Prices for construction materials and supplies were up 1.3 percent in January, according to the Feb. 18 producer price index report by the U.S. Labor Department. Year-over-year, construction materials prices are up 1.6 percent.
Iron and steel prices jumped 4.7 percent for the month and are up 5.9 percent since last January, the first year-over-year increase since November 2008. Nonferrous wire and cable prices went up 0.7 percent since December and are up 25.1 percent since January 2009. Prices for softwood lumber increased 0.6 percent last month and are up 8.0 percent since the same time last year.
Prices for plumbing fixtures and fittings had a slight increase of 0.3 percent on a seasonally adjusted basis and are up 1.1 percent since January 2009. Fabricated structural metal products prices also had little change as they increased 0.2 percent for the month, but are still down 7.1 percent from prices one year ago. Prepared asphalt, tar roofing and siding prices slid 2.0 percent for the month, after a 5.2 percent increase in December. Year-over-year, prices are down 5.0 percent. Crude energy prices surged 16.8 percent in January as prices for natural gas jumped 25.5 percent. Overall, the nation’s wholesale prices increased 1.4 percent since December and are up 4.6 percent since January 2009.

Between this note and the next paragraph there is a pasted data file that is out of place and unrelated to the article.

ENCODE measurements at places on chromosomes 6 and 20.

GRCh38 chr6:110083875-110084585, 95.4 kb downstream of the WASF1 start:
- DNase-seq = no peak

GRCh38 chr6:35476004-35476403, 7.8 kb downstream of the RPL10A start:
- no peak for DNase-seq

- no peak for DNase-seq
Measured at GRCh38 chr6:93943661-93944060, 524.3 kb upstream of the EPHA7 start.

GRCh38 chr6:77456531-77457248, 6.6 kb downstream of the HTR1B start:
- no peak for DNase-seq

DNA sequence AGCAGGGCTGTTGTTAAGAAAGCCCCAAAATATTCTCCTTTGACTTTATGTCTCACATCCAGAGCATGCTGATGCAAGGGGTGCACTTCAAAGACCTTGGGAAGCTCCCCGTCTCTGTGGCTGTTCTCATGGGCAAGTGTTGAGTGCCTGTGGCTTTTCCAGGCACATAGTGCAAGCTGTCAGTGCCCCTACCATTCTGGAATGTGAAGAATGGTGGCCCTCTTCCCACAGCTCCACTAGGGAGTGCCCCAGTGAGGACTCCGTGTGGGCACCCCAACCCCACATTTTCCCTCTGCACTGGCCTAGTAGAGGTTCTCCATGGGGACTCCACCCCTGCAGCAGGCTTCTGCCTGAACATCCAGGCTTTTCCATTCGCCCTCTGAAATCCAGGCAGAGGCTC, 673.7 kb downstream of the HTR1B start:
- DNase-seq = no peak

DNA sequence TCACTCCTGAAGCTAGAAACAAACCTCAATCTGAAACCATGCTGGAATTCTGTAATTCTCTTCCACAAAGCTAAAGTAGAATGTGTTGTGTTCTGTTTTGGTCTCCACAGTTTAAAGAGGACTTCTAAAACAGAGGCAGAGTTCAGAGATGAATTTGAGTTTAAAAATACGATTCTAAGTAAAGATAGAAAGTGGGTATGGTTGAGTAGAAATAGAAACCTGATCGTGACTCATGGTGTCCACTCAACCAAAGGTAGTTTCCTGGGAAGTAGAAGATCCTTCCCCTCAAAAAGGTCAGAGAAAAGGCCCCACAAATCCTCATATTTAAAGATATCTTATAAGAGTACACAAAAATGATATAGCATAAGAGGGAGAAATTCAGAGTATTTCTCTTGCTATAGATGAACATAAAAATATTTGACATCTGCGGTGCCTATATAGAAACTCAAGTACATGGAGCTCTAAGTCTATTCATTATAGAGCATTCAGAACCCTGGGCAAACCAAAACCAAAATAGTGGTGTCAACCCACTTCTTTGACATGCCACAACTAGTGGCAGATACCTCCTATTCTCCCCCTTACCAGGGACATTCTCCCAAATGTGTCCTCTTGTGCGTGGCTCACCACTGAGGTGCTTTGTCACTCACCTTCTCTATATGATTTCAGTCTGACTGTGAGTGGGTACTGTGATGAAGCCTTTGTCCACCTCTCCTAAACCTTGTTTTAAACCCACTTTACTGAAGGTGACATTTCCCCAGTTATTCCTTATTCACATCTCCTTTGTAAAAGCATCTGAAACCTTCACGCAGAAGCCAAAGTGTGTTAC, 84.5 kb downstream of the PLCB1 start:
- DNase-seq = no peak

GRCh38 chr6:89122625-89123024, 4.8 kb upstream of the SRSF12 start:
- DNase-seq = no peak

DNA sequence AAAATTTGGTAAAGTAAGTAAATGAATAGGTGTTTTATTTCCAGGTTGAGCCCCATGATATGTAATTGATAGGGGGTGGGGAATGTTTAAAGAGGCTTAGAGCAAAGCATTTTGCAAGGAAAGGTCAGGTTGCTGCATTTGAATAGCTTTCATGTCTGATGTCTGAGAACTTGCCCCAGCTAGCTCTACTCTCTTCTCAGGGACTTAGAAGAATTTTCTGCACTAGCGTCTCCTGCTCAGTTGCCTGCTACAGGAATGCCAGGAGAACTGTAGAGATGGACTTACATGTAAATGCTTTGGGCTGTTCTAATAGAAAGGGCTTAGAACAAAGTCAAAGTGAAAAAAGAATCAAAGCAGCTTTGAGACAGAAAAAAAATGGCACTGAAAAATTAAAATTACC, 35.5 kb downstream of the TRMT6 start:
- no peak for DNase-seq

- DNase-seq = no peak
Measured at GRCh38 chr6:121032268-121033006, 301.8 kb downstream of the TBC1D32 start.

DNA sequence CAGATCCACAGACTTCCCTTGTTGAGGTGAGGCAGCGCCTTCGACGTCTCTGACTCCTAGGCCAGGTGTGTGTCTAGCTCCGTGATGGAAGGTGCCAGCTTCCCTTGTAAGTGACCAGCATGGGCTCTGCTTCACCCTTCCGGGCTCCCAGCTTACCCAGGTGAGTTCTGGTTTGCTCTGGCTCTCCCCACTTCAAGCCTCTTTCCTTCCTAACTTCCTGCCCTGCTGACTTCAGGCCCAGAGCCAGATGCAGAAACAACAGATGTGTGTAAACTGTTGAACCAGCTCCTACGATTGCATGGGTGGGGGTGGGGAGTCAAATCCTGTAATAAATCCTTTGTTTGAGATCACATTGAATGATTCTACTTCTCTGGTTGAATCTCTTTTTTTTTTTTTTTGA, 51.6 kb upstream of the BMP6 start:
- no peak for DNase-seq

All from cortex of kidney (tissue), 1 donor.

This report represents an inflationary shot across the bow, consistent with the view that inflation is a part of our near-term future.
While the monthly increase in PPI was motivated in large part by an increase in energy prices, it is generally thought that monetary policymakers are more focused on core inflation at the wholesale level, which excludes food and energy costs.
However, the increase in construction material prices will impact core items such as housing costs, a fact of which the Federal Reserve is undoubtedly aware. In other words, today’s report makes Federal Reserve monetary tightening during the first half of the year more likely than it had been.
The increase in materials prices is not good news for nonresidential construction contractors hoping for a rebound in commercial and other forms of construction in the near term, since rising materials prices make projects more expensive and unpredictable to bid, and thereby reduce the estimated rate of return on investment.
Anirban Basu is chief economist for the Associated Builders and Contractors.